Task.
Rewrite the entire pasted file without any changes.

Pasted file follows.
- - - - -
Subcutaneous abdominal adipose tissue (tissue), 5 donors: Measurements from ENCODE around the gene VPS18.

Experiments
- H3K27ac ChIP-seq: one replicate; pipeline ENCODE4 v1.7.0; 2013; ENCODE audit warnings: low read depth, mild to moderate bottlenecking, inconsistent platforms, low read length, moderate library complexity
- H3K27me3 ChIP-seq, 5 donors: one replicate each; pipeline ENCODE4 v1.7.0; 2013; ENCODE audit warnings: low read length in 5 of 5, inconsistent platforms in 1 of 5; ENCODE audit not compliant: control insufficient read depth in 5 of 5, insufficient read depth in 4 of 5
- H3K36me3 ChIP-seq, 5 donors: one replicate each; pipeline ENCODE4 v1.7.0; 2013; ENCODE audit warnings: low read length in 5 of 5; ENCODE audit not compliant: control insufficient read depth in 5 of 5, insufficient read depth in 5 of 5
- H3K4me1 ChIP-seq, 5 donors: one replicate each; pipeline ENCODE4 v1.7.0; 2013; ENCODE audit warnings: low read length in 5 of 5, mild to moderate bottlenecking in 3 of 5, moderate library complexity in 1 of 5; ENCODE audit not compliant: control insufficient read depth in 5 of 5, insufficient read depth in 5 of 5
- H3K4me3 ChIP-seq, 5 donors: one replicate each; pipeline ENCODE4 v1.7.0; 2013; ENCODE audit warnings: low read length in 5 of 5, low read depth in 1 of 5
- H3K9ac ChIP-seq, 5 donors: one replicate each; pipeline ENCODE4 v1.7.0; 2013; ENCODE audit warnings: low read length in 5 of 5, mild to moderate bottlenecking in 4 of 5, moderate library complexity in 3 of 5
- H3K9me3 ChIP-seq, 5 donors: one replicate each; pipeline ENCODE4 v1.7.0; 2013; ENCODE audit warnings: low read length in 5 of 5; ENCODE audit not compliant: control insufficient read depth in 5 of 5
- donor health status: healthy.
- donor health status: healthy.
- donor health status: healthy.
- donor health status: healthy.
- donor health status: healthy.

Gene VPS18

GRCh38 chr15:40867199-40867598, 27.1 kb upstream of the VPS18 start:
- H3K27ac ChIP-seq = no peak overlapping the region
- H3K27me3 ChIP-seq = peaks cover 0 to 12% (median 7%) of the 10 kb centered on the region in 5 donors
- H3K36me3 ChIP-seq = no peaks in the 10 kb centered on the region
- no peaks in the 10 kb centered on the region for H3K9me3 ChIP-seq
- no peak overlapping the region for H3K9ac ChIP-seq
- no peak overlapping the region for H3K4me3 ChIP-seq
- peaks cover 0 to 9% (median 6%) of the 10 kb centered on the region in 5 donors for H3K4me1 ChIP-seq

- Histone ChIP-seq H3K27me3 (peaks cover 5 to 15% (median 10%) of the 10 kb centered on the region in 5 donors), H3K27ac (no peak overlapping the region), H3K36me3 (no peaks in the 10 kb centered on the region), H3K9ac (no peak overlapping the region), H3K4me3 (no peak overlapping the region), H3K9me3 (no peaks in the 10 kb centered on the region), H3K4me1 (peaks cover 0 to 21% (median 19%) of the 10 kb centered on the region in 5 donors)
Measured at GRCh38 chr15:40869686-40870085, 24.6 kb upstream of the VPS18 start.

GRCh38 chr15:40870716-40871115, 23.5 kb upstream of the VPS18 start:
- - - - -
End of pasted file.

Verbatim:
Subcutaneous abdominal adipose tissue (tissue), 5 donors: Measurements from ENCODE around the gene VPS18.

Experiments
- H3K27ac ChIP-seq: one replicate; pipeline ENCODE4 v1.7.0; 2013; ENCODE audit warnings: low read depth, mild to moderate bottlenecking, inconsistent platforms, low read length, moderate library complexity
- H3K27me3 ChIP-seq, 5 donors: one replicate each; pipeline ENCODE4 v1.7.0; 2013; ENCODE audit warnings: low read length in 5 of 5, inconsistent platforms in 1 of 5; ENCODE audit not compliant: control insufficient read depth in 5 of 5, insufficient read depth in 4 of 5
- H3K36me3 ChIP-seq, 5 donors: one replicate each; pipeline ENCODE4 v1.7.0; 2013; ENCODE audit warnings: low read length in 5 of 5; ENCODE audit not compliant: control insufficient read depth in 5 of 5, insufficient read depth in 5 of 5
- H3K4me1 ChIP-seq, 5 donors: one replicate each; pipeline ENCODE4 v1.7.0; 2013; ENCODE audit warnings: low read length in 5 of 5, mild to moderate bottlenecking in 3 of 5, moderate library complexity in 1 of 5; ENCODE audit not compliant: control insufficient read depth in 5 of 5, insufficient read depth in 5 of 5
- H3K4me3 ChIP-seq, 5 donors: one replicate each; pipeline ENCODE4 v1.7.0; 2013; ENCODE audit warnings: low read length in 5 of 5, low read depth in 1 of 5
- H3K9ac ChIP-seq, 5 donors: one replicate each; pipeline ENCODE4 v1.7.0; 2013; ENCODE audit warnings: low read length in 5 of 5, mild to moderate bottlenecking in 4 of 5, moderate library complexity in 3 of 5
- H3K9me3 ChIP-seq, 5 donors: one replicate each; pipeline ENCODE4 v1.7.0; 2013; ENCODE audit warnings: low read length in 5 of 5; ENCODE audit not compliant: control insufficient read depth in 5 of 5
- donor health status: healthy.
- donor health status: healthy.
- donor health status: healthy.
- donor health status: healthy.
- donor health status: healthy.

Gene VPS18

GRCh38 chr15:40867199-40867598, 27.1 kb upstream of the VPS18 start:
- H3K27ac ChIP-seq = no peak overlapping the region
- H3K27me3 ChIP-seq = peaks cover 0 to 12% (median 7%) of the 10 kb centered on the region in 5 donors
- H3K36me3 ChIP-seq = no peaks in the 10 kb centered on the region
- no peaks in the 10 kb centered on the region for H3K9me3 ChIP-seq
- no peak overlapping the region for H3K9ac ChIP-seq
- no peak overlapping the region for H3K4me3 ChIP-seq
- peaks cover 0 to 9% (median 6%) of the 10 kb centered on the region in 5 donors for H3K4me1 ChIP-seq

- Histone ChIP-seq H3K27me3 (peaks cover 5 to 15% (median 10%) of the 10 kb centered on the region in 5 donors), H3K27ac (no peak overlapping the region), H3K36me3 (no peaks in the 10 kb centered on the region), H3K9ac (no peak overlapping the region), H3K4me3 (no peak overlapping the region), H3K9me3 (no peaks in the 10 kb centered on the region), H3K4me1 (peaks cover 0 to 21% (median 19%) of the 10 kb centered on the region in 5 donors)
Measured at GRCh38 chr15:40869686-40870085, 24.6 kb upstream of the VPS18 start.

GRCh38 chr15:40870716-40871115, 23.5 kb upstream of the VPS18 start: